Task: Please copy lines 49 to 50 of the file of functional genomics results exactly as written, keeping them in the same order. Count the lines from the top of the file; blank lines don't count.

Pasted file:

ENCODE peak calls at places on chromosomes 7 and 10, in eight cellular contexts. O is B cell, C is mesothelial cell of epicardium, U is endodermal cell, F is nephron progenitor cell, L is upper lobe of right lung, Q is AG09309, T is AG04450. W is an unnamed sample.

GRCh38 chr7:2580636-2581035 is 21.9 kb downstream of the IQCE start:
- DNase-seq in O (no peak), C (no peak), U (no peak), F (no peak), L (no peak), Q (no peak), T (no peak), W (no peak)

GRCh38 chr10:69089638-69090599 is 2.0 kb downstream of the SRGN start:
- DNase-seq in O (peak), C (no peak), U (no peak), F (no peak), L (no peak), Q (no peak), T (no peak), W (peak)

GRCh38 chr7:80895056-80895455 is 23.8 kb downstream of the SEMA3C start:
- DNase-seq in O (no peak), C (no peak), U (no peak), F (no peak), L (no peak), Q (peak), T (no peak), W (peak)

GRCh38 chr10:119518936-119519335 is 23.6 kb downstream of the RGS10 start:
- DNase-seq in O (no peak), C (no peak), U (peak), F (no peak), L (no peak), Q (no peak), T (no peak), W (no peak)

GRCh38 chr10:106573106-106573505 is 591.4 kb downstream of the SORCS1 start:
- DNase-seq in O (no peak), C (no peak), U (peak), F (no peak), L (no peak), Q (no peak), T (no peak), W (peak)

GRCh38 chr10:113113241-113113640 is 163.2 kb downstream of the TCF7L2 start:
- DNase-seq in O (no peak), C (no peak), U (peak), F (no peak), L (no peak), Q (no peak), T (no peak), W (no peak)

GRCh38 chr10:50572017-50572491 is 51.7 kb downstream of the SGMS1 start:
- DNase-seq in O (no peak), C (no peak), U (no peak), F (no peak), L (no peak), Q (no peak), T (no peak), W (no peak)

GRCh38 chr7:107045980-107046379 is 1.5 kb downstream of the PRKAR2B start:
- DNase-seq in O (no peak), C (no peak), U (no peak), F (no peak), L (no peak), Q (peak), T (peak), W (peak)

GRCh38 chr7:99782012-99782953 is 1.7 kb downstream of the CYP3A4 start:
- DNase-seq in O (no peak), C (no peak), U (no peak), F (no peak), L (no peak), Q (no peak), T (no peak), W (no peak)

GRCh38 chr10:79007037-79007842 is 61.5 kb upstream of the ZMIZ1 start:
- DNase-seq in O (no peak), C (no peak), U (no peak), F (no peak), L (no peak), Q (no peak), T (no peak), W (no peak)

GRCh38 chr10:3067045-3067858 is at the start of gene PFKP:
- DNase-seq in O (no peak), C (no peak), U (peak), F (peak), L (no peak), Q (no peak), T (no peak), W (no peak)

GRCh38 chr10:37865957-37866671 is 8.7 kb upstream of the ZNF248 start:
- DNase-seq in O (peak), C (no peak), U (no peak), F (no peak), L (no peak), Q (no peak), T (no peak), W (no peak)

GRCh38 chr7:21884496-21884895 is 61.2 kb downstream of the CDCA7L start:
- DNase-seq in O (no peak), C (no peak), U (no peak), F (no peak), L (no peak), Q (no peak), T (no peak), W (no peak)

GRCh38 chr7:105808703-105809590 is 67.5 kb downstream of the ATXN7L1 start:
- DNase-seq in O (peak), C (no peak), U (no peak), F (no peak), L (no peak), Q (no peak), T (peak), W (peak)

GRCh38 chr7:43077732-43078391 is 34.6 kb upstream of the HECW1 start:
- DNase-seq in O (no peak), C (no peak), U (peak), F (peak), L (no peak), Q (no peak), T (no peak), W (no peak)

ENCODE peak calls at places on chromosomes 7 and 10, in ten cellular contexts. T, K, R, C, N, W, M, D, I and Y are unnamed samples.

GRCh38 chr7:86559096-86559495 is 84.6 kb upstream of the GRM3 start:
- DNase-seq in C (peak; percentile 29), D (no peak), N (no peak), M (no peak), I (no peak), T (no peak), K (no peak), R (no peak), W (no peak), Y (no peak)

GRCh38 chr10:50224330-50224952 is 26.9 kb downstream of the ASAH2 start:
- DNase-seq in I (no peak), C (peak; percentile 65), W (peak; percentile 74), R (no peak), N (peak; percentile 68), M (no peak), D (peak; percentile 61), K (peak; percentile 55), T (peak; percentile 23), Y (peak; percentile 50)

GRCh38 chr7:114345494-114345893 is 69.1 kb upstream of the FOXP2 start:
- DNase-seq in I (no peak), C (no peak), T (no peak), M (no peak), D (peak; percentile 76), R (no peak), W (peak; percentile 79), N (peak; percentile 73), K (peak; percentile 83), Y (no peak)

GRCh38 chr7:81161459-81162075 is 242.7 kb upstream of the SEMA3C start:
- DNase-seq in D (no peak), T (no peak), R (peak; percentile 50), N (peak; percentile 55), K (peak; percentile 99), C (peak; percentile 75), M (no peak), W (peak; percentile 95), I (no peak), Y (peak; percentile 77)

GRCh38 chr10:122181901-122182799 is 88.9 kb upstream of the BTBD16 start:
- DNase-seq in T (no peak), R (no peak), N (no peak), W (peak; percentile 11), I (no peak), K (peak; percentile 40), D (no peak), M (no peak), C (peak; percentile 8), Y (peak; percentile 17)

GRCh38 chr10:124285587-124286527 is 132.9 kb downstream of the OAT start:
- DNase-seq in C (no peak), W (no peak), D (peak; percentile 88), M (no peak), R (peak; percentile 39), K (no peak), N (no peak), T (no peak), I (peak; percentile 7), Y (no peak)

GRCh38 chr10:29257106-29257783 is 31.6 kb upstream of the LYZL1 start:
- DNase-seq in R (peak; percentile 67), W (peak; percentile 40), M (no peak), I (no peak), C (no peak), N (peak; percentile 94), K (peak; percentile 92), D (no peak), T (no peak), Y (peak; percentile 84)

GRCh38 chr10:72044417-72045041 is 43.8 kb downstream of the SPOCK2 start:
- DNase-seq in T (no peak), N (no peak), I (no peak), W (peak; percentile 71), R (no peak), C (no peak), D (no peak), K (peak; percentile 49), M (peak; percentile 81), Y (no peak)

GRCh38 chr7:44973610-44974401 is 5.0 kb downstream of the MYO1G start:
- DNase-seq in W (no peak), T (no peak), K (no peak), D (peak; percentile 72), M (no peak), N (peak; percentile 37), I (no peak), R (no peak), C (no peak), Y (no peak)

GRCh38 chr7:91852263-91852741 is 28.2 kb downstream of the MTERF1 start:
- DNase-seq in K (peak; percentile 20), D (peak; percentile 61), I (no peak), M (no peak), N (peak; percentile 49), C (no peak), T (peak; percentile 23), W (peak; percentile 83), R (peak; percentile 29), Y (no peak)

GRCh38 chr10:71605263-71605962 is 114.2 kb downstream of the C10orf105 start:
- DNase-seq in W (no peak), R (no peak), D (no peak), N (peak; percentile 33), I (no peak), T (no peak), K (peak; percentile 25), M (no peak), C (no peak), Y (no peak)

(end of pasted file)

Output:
GRCh38 chr7:44973610-44974401 is 5.0 kb downstream of the MYO1G start:
- DNase-seq in W (no peak), T (no peak), K (no peak), D (peak; percentile 72), M (no peak), N (peak; percentile 37), I (no peak), R (no peak), C (no peak), Y (no peak)